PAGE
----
It is pretty standard that your mouse feels slightly laggy after restarting your Windows machine. For example, the pointer’s movement is slower and delayed when selecting a window.
Many people think that some glitch causes this, and they start running around to fix it. But that is not true. This laggy feeling is normal, and the solution to it is straightforward — all it takes is adjusting the mouse polling rate. However, not everyone has an idea of the mouse polling rate.
This guide will help you understand the mouse polling rate and how you can change it according to your needs.
- About Mouse Polling Rate
- Why the Mouse Polling Rate Matters
- Ways To Measure Mouse Polling Rate
- Methods To Change Mouse Polling Rate
- Method #1: Through the Combination of Buttons
- Method #2: Through Manufacturer’s Software
- Important Things To Consider When Changing Mouse Polling Rate
- Start With a Clean Slate
- Take Note of What Is Already Working
- Remember That a Higher Polling Rate Is Not Always Better
- Final Word
- Frequently Asked Questions
About Mouse Polling Rate
When the cursor does not immediately follow or there is a slight delay, this is because your mouse checks with your computer to see how far it is moved. The rate at which this happens is the polling rate, measured in Hz or reports per second.
Most mice come with a default polling rate of 125 Hz, meaning the cursor position is updated every 8 milliseconds. If you move your mouse slowly, you can get jittery movements because the mouse is not moving far enough between each report to make a smooth transition.
Why the Mouse Polling Rate Matters
If you want your mouse movements to be as accurate as possible, you want a high polling rate. This means that the mouse will send reports to the computer more frequently, ensuring that even minimal movements will be detected and can be replicated precisely.
If your mouse has a low polling rate, you will notice that it does not register even slightly fast movements very well, sometimes causing it to miss them entirely.
By setting the mouse polling rate, you change how often the mouse reports its position to the computer. The higher the polling rate, the more often the mouse reports its status. This is important if you want an accurate reading of your mouse movements.
Most users will not notice the difference between mice with high polling rates and those with low polling rates as long as they are relatively low-latency. However, if you are trying to be competitive and shave off every millisecond possible in your play, you might be better off with a high-polling-rate gaming mouse.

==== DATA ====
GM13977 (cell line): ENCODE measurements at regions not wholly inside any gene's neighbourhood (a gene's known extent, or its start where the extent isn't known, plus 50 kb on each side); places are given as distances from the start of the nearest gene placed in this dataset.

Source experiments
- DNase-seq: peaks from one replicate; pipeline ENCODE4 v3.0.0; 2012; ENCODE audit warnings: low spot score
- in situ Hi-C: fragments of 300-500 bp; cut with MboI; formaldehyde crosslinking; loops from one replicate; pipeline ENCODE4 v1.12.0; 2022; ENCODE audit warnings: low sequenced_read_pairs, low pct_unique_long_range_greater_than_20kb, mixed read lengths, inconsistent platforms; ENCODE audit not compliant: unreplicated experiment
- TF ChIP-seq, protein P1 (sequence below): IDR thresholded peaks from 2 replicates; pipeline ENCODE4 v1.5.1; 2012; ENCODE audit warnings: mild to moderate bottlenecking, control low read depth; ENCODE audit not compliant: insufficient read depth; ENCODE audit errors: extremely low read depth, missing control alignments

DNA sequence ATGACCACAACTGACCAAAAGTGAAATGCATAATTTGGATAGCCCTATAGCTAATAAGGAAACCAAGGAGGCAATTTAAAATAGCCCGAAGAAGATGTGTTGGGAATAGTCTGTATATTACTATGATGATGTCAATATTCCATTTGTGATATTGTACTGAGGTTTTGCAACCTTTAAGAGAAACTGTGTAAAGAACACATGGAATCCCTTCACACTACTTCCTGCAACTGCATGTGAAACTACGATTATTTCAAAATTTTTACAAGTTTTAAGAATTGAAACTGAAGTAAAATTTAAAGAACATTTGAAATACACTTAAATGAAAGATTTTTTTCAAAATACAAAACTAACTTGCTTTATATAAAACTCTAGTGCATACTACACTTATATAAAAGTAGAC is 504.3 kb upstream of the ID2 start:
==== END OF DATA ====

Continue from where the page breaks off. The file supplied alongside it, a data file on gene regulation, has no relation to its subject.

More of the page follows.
Ways To Measure Mouse Polling Rate
There are two ways to measure the polling rate of a gaming mouse, and both require third-party software. The first one is using a USB protocol analyzer, software, or piece of hardware that displays data traffic over a USB. Most USB protocol analyzers will not come with a predefined profile for your mouse and thus can be challenging to use.
The second and easiest way is to use a dedicated polling rate checker program. Polling rate checkers are miniature programs that test the polling rate of your mouse by measuring the time it takes between packets being sent from your computer to your mouse and back.
Methods To Change Mouse Polling Rate
There are two incredibly straightforward and quick ways to change your mouse polling rate. Take a look below.
Method #1: Through the Combination of Buttons
- Unplug your computer’s mouse.
- Reconnect your mouse and press buttons 4 and 5 simultaneously. The mouse polling rate is set to 125 Hz when you turn on the mouse.
- If you want to change your cursor frequency to 500 Hz, repeat this operation by pressing the number 5 key.
- The cursor frequency will be 1000 Hz if you repeat the cycle by pressing the number 4 key.
Method #2: Through Manufacturer’s Software
You must download and install the manufacturer’s software to change the mouse polling rate for your specific model. Once installed, open the software and look for a “Polling Rate” setting. By default, this will be set to “125 Hz“, which means your mouse reports its position to your PC 125 times per second.